Just the other night, I was watching one of my favorite TV shows, “Hawaii 5-0,” where one of the main characters featured in that night’s episode was a young woman, a veteran, who’d served in Afghanistan, during which time she’d lost both legs. The show was forthright in its brief portrayal of some of the tough challenges such vets can face: depression, falling into substance abuse to alleviate the physical and mental anguish, homelessness.
But the clincher, for me, was to see this young woman, who (in the story) had been a surfing champion before her service, find the courage (with help from one of the show’s regulars) to ride the waves again–in her bikini on a board equipped with special hand-holds so she could “stand” proud and true, on the little bit that was left of her upper legs. She was a surfer once again.
I still cry when I think of it. Not only because I think the show is to be commended for its refusal to hide the character’s disability, but because it brought home to me vividly, that every one of our lives matter and have meaning. Disabled lives, black lives, vet lives, transgender lives, homeless lives, children’s lives, white lives, Native American lives, immigrant lives, and all the other lives too numerous to mention. No matter what label or category you prefer to use to describe yourself (“Other” is my personal favorite), the truth is that all our lives are important.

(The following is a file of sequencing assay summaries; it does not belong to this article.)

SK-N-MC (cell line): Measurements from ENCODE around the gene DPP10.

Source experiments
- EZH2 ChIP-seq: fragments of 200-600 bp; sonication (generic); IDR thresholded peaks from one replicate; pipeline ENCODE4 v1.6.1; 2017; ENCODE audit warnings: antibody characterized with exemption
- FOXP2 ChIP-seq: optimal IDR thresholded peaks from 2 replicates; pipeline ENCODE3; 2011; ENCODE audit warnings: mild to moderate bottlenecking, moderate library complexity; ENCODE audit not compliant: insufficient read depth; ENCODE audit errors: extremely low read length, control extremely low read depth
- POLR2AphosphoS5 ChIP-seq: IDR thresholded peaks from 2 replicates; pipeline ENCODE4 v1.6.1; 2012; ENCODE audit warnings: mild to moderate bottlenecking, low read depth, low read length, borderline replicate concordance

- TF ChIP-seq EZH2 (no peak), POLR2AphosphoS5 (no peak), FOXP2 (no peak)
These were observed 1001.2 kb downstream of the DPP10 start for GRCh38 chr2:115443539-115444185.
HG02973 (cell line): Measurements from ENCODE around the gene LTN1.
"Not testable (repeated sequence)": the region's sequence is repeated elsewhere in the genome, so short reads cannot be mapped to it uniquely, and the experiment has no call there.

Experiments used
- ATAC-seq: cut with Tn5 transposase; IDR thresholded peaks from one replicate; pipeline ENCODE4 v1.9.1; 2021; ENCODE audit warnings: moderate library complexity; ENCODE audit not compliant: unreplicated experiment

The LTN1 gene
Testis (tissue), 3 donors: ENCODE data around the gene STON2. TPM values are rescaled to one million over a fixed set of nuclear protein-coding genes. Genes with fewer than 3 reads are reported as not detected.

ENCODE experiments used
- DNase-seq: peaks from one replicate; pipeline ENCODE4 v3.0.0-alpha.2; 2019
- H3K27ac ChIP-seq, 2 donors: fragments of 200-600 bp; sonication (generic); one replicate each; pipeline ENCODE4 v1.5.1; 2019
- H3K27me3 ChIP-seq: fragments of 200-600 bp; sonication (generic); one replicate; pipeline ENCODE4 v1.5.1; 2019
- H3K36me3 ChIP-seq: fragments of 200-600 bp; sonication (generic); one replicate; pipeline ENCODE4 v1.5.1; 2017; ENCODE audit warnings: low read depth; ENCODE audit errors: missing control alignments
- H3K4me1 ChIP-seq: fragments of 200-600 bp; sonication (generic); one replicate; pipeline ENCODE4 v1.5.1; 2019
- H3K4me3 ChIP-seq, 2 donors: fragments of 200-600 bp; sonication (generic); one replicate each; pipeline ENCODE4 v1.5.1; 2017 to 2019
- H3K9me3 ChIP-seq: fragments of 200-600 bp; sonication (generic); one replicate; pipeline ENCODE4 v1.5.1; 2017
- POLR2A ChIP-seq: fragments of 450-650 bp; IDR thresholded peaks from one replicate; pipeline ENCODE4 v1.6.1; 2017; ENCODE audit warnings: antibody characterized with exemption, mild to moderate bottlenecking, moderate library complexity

You matter. You count. You are important. And so is everyone else in your world. In this season, where thankfulness is the order of the day, I want to be thankful for all those in my world. I want to remember, when someone annoys me, or does something differently than I would, or makes me downright mad, that, as my friend Mike Dooley so wisely says: “People are always doing the best they can, with what they’ve got, from where they are.” Regardless of what anyone else thinks of how they’re going about things. Those are powerful words to remember.
That includes you, and me. And everyone else. To look at oneself and others as doing the best they can in that moment is humbling. It kicks in my compassion, my patience, and reminds me to try to understand others, rather than knee-jerk into criticism or blame.
And for that, I am deeply, truly thankful.